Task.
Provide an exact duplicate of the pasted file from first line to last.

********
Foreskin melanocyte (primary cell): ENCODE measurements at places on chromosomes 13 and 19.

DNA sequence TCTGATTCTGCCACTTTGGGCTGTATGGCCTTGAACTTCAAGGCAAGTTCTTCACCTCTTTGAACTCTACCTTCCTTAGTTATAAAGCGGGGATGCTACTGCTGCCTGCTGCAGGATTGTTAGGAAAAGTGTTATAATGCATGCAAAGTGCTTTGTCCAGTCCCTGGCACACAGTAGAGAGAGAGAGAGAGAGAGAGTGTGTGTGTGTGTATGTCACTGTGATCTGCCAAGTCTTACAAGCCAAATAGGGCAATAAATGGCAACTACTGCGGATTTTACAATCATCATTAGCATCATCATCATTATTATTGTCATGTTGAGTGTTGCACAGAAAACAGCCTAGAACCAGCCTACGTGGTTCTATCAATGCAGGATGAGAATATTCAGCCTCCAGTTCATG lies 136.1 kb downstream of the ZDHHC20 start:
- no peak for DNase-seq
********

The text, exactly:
Foreskin melanocyte (primary cell): ENCODE measurements at places on chromosomes 13 and 19.

DNA sequence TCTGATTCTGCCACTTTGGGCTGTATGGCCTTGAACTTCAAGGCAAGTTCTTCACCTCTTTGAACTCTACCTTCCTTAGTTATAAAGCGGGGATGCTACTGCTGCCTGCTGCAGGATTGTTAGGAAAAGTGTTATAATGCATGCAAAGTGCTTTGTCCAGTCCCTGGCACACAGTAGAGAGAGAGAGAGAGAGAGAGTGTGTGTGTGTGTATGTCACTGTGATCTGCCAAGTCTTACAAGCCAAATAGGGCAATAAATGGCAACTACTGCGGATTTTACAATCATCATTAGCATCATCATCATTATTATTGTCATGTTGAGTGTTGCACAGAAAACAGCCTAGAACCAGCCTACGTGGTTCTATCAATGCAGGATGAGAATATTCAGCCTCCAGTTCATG lies 136.1 kb downstream of the ZDHHC20 start:
- no peak for DNase-seq